Accumulators wear out just like all components used in hydraulic machinery. And just like most other components, proper maintenance lengthens the lifespan of accumulators. Some accumulator designs are not repairable, like most diaphragm types, but maintenance will extend useful life especially in repairable bladder and piston versions.
There is no downside to putting fluid conditioning at the top of your maintenance list. Conditioning your fluid to reduce contamination in all its forms is your top priority. As I’ve written before, contamination comes in the form of particles, heat, and water. Dirt in your oil damages accumulators by its abrasive effect on the synthetic rubber diaphragms, bladders, and seals. With diaphragm and bladder accumulators, the membrane pushes outward against the body, offering a chance for that rubber material to exert force upon particles. Such contact creates friction and may prematurely wear your accumulator.
Piston accumulators are much like hydraulic cylinders, except no rod comes attached to its piston. However, the seals designed to separate the pneumatic chamber from the hydraulic fluid are just as susceptible to wear from contamination. Therefore, using only the highest quality filtration to offer your accumulator pristine hydraulic fluid is the single most crucial accumulator maintenance tip.
Keep your hydraulic fluid within an ideal operating temperature range to further improve the reliability of your accumulators. Too much heat softens the rubber compounds in bladders, diaphragms, and piston seals, making them more prone to failure. High heat will reduce the lifespan of rubber, but extreme heat may result in catastrophic bladder or diaphragm material. Obviously, an intelligently designed hydraulic system will run cool but should heat become an issue, employ heat exchangers to keep fluid within the optimal range.
Water isn’t always a recognised form of contamination, but keeping your oil dry benefits all components, not only the accumulators, unless your system runs a high-water base fluid designed for it. Oil and water may react under heat to accelerate the oxidation of the accumulator rubbers, so your first step is to prevent water from the point of entry. Some filters may reduce free water in your oil, but expensive vacuum dehydrators may be needed to improve long-term reliability and reduce the overall oil humidity.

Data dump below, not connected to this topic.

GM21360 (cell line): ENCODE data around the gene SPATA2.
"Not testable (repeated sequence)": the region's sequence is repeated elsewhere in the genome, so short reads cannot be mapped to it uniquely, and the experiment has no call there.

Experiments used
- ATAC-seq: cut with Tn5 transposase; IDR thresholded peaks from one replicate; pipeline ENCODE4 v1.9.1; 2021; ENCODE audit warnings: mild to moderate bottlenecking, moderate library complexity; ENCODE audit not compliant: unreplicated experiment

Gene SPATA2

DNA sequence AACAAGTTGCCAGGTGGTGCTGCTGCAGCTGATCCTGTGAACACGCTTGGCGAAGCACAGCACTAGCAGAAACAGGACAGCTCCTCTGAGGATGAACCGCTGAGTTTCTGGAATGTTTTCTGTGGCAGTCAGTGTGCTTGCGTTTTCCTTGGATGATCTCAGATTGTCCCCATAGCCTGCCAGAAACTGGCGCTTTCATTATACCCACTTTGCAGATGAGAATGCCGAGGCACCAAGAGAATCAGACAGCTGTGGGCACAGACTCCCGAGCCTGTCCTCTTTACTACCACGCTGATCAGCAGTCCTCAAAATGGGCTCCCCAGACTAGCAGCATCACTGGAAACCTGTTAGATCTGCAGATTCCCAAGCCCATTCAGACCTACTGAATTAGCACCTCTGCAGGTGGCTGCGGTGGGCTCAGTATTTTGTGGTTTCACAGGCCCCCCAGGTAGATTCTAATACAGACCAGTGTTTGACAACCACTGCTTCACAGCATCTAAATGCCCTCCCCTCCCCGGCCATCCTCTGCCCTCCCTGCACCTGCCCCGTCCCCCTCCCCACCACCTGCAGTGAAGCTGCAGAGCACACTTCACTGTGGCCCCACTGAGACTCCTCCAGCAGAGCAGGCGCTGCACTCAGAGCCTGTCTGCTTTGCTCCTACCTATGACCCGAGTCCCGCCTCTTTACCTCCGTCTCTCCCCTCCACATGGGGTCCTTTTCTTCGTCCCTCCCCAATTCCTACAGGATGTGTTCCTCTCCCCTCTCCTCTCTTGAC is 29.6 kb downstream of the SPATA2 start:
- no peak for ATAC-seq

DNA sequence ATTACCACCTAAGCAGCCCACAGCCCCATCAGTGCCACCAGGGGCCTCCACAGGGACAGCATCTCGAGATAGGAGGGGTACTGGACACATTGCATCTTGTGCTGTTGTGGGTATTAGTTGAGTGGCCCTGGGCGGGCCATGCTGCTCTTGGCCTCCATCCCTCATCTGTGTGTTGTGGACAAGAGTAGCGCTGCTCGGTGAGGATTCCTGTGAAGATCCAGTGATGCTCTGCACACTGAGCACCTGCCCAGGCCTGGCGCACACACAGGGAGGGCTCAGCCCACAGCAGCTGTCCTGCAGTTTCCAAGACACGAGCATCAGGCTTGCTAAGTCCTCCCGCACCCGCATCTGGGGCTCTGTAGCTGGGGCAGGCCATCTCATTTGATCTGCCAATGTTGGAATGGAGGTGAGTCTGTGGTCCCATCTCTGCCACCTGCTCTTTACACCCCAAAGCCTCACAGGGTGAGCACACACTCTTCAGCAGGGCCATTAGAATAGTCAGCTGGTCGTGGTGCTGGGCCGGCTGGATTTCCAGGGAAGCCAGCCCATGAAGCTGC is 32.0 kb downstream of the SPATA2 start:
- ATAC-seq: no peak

Keeping an eye on accumulator precharge pressure ensures they run within their designed performance range. Bladder accumulators prefer an approximately 4:1 pressure ratio as not to expand and contract dramatically during cycles. If your system pressure runs at 3,000 psi, do not set your precharge pressure below 750 psi. Diaphragm accumulators are more forgiving, offering up to a 10:1 pressure ratio. Our same 3,000 psi system pressure allows the diaphragm accumulator to run as low as 300 psi precharge.
Because low precharge puts your accumulator into dangerously high-pressure ratios, adding a pressure switch to your precharge port offers an output for a warning light or directly to your PLC that maintenance is required. Piston accumulators have no ratio limitations because they employ no bladder or diaphragm, but regardless, a routine of measuring and logging precharge will offer predictable machine performance.
You must understand that accumulators require maintenance and/or replacement, so consideration for ease of replacement or repair helps make such tasks easy. Placing the accumulator in an easy-to-access area means replacement or repair isn’t time-consuming. Also, selecting accumulator designs for easy maintenance may benefit you. For example, a top repairable bladder accumulator allows repair even while the accumulator remains on the machine. Finally, keeping spare bladders or piston seals in stock ensures you’re back up and running should the inevitable servicing takes place.
Source: Fluid Power Journal